Greg arrives at Gates' apartment, and is quickly talked into a poker game with Good News and his gambler buddies. Greg has a fine old time, winning a good deal of money. As night dawns, though, he gets a call from division, informing him that the drug dealer who put out the hit on Good News has been murdered himself. Good News and his buddies greet this info surprisingly casually, especially Bob, a mammoth bodyguard-type who showed up late in the afternoon, and who tells Greg that he was shooting pool all day and has plenty of witnesses who'll back him up.

Greg reports his suspicions about Bob to the detectives handling the case and returns to the 15th precinct to crash. He proudly brags to Bobby that he won over three hundred bucks, playing against professional gamblers. Bobby deflates Greg's ego balloon by suggesting that maybe Good News and his friends were just trying to keep Greg happy.


As a by-the-numbers, business-as-usual episode of NYPD Blue, "Burnin' Love" was actually not all that bad. Had it aired at a different time - say, as the third or fouth episode of the season - I might possibly have given it a positive (or, at least, non-negative) review. But this episode has two strikes against it: 1)It aired right after what was by far the best episode of the season, "The Backboard Jungle," which would make almost any episode suffer in comparison; and 2)It failed to carry over *any* of the tensions built up in that previous show.

All I really would've needed to be satisfied would be a few moments of tension between Andy and Fancy - Andy tries to run the case for the Lieu, only to have Fancy ignore him and ask Bobby all the questions and leave Andy to glare at him, that sort of thing. If a viewer had missed "Backboard Jungle," they would have no hint whatsoever that there were any problems between the two. Heck, if it wasn't for the brief mentions of Medavoy's latest marital problems, this episode probably (as someone else has already pointed out) would've fit in much better as an early season 2 episode illustrating Andy and Bobby's gradually evolving partnership.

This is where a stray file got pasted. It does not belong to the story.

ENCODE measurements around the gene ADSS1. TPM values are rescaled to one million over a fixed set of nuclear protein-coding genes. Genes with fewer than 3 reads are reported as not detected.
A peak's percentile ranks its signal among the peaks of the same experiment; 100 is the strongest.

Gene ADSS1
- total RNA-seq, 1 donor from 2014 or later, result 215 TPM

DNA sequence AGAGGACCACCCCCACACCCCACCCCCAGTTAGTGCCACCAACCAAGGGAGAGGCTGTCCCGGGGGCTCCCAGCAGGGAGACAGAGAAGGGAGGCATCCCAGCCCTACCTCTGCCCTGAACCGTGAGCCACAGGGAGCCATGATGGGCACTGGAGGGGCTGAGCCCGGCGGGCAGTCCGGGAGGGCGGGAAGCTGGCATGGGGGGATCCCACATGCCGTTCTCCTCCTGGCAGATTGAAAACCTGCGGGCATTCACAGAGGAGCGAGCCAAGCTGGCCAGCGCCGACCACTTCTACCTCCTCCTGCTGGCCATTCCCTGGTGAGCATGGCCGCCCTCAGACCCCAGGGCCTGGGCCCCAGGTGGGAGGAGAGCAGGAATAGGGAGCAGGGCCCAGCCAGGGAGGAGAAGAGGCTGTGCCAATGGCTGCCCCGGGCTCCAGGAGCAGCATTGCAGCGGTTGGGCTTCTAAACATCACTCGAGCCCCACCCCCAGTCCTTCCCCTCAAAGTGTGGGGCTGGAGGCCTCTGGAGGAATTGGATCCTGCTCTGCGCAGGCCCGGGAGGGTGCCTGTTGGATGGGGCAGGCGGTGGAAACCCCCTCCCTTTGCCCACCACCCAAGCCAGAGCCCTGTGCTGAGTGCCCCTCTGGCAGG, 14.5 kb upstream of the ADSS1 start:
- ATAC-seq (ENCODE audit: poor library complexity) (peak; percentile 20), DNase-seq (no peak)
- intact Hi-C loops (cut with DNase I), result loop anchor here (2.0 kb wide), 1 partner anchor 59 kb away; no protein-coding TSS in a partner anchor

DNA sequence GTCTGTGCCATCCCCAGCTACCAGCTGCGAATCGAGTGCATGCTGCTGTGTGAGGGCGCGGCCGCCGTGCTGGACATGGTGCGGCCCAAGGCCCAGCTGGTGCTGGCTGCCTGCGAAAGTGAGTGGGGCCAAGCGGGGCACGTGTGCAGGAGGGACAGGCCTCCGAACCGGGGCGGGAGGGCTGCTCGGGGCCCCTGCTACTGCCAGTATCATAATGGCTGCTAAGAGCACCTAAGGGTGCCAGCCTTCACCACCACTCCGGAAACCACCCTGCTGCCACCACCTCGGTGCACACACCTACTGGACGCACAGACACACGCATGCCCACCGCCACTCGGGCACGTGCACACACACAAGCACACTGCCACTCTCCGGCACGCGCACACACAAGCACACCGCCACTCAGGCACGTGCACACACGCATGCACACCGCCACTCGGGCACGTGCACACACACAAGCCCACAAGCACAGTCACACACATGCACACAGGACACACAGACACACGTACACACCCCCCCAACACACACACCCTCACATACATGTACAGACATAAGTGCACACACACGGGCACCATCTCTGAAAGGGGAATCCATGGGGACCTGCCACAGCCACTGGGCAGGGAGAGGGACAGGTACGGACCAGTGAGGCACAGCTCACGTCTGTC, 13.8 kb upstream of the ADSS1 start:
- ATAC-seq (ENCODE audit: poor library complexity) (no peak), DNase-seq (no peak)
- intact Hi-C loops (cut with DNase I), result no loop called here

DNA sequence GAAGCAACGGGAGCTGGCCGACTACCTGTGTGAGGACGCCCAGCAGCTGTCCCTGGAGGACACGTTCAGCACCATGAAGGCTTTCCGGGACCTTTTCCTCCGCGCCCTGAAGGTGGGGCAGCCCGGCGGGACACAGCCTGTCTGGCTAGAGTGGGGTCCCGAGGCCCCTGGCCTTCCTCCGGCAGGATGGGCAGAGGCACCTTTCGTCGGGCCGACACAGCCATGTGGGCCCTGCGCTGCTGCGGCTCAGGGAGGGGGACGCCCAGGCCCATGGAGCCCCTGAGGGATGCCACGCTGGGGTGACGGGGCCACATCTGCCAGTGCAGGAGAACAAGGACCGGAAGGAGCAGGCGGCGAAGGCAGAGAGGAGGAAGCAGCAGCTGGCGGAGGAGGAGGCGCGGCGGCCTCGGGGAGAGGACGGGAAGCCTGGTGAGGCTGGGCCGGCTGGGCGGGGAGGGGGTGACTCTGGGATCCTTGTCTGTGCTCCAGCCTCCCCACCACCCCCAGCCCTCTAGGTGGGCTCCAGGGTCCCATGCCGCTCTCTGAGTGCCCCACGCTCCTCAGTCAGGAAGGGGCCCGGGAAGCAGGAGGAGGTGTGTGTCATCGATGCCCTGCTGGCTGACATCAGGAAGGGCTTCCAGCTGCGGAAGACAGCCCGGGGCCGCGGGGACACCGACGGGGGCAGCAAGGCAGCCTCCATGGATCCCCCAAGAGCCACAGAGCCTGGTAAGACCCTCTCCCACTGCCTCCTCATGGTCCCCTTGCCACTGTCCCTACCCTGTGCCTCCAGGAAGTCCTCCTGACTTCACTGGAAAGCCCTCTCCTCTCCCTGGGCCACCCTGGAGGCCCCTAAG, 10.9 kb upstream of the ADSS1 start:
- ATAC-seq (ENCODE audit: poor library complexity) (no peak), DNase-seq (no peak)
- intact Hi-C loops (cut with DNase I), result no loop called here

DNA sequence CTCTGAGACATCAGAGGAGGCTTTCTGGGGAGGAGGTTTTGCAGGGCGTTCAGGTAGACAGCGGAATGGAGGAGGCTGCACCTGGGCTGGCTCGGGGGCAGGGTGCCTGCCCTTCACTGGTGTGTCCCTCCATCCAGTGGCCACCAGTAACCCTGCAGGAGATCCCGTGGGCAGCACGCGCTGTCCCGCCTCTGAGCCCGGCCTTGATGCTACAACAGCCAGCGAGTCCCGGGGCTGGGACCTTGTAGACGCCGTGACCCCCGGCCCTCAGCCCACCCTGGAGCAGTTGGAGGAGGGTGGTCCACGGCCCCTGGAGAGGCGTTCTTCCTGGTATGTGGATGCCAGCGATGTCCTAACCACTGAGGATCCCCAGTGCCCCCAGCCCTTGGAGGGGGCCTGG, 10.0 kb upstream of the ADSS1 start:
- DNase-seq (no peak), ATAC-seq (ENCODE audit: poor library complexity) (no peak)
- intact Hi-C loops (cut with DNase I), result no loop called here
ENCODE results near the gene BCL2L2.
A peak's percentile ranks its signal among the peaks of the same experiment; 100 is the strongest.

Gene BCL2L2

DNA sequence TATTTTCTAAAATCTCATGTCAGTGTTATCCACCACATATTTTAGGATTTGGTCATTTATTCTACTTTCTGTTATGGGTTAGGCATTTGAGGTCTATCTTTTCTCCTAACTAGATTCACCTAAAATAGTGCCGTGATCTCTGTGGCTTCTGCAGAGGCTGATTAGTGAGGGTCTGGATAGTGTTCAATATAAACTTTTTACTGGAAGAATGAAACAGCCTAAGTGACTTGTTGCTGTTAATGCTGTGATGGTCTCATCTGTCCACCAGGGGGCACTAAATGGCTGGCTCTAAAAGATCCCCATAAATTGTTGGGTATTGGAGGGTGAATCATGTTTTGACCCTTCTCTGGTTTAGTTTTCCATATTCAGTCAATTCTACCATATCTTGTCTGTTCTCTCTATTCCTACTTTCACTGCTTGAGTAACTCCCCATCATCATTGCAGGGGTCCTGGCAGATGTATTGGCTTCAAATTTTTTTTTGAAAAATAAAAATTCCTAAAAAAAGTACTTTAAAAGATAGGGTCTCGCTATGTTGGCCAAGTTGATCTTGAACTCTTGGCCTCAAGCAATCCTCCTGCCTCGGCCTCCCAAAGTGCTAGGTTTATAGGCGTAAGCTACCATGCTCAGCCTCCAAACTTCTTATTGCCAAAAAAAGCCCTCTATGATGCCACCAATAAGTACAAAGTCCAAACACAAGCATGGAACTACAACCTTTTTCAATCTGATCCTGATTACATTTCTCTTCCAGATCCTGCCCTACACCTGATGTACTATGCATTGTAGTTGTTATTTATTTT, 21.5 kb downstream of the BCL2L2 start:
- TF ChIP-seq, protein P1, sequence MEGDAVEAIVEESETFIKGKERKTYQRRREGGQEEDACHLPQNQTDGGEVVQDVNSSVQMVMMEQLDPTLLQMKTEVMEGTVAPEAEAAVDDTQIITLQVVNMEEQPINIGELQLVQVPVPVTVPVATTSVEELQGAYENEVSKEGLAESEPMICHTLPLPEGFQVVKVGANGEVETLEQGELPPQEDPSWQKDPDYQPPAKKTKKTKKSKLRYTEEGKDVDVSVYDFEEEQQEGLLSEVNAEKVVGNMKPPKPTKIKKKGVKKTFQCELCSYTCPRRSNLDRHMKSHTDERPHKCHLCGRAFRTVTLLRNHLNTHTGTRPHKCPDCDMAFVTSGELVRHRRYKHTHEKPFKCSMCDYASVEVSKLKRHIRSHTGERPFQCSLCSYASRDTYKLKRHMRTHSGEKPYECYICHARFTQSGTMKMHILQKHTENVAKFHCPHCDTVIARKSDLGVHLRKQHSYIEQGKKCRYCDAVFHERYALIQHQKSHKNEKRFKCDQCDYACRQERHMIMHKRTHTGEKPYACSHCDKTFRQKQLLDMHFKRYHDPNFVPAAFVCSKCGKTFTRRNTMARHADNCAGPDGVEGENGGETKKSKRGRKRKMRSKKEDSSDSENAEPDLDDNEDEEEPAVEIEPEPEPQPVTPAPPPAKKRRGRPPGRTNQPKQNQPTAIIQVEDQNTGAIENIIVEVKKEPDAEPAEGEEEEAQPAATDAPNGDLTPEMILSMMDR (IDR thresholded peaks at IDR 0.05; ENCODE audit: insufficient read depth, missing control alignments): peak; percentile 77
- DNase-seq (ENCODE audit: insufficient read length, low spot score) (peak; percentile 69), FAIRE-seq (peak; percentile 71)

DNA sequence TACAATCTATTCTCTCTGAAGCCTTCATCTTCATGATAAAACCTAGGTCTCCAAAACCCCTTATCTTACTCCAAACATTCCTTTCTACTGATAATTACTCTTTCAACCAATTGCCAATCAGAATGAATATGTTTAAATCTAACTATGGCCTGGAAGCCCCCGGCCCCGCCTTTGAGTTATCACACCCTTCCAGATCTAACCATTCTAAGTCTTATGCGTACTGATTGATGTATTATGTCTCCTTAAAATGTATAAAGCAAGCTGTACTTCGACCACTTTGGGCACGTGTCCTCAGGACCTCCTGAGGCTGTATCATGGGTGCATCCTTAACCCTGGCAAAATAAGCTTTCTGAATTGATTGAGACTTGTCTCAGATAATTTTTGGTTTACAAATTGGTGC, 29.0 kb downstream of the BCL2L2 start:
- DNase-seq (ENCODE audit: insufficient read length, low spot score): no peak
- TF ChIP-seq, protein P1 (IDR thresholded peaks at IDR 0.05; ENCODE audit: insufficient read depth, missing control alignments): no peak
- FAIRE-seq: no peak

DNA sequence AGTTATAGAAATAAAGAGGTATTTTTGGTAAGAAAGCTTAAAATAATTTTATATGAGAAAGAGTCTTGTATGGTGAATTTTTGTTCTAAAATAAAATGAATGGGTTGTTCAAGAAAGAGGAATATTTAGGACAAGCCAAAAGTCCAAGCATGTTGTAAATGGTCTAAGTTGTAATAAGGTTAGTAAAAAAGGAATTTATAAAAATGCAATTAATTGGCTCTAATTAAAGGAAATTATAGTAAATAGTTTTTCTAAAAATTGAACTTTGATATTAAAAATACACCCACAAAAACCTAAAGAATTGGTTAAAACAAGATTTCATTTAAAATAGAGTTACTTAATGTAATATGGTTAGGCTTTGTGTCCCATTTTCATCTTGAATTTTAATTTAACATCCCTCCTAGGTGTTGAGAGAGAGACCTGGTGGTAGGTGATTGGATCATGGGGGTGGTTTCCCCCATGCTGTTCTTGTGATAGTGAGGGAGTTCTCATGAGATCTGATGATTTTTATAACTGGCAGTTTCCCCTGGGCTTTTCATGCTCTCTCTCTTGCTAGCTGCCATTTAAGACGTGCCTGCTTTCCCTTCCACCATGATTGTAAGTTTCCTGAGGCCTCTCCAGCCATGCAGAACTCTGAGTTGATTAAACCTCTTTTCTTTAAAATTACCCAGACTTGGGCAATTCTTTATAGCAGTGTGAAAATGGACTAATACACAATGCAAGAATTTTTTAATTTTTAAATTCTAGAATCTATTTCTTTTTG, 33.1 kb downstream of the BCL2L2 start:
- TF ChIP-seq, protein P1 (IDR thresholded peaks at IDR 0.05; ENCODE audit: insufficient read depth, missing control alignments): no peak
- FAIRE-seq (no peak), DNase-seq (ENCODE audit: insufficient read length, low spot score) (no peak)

Now, I realize that every show has to have completely stand-alone episodes once in a while, but this isn't Hunter we're watching every week - no episode can be allowed to totally exist in a vacuum, which, for the most part, this did.

That being said, let me talk about the things I liked, most notably Bobby's interrogation of Johnny at the end. Bobby can be a very smart guy in the interrogation room (remember Webster?), but too often that gets downplayed as both he and Andy wind up playing Bad Cop and bouncing suspects off walls. Remember, as one of my professors used to say, "crime makes you stupid," and if you give a guy like Johnny enough rope, he'll hang himself. "You were with your wife at the time? Then how come our phone records show you calling her beeper while she was at work?" "Oh, you haven't seen those guys lately? Then how come we've got a videotape from last night showing you buying gasoline with them?" "Oh, you only helped them burn her after she was already dead? Then how come she had carbon in her lungs?" That's the value of having evidence - it gives you interview ammunition besides the old standards like "Your buddy gave you up," "Help clear your conscience," and "You don't want to get the death penalty, do you?" I hope we can actually see more varied police work like this in the future.

The rest of the storyline tread fairly familiar ground: horrible death, grief-stricken parent, etc. And Medavoy's storyline, while somewhat entertaining, really didn't seem to have much of a point - it struck me as one of Bill Clark's shaggy-dog police stories that they used to pad out the episode.

In fact, I have a sneaking suspicion that they didn't intend to do this episode originally - it's just so strange to see an episode with only two storylines, both of which were relatively slight, and no real personal plots whatsoever. Maybe this was a last-minute episode cobbled together because of a deadline problem, or a scheduling foul-up, or because they wanted to avoid showing a major episode before February sweeps start. Then again, if that's the case, why would "Backboard Jungle" have been scheduled to air in January?

Sweeps start next week, thankfully - I'll tolerate a mediocre episode once in a while, but not on a regular basis.

Shorter takes: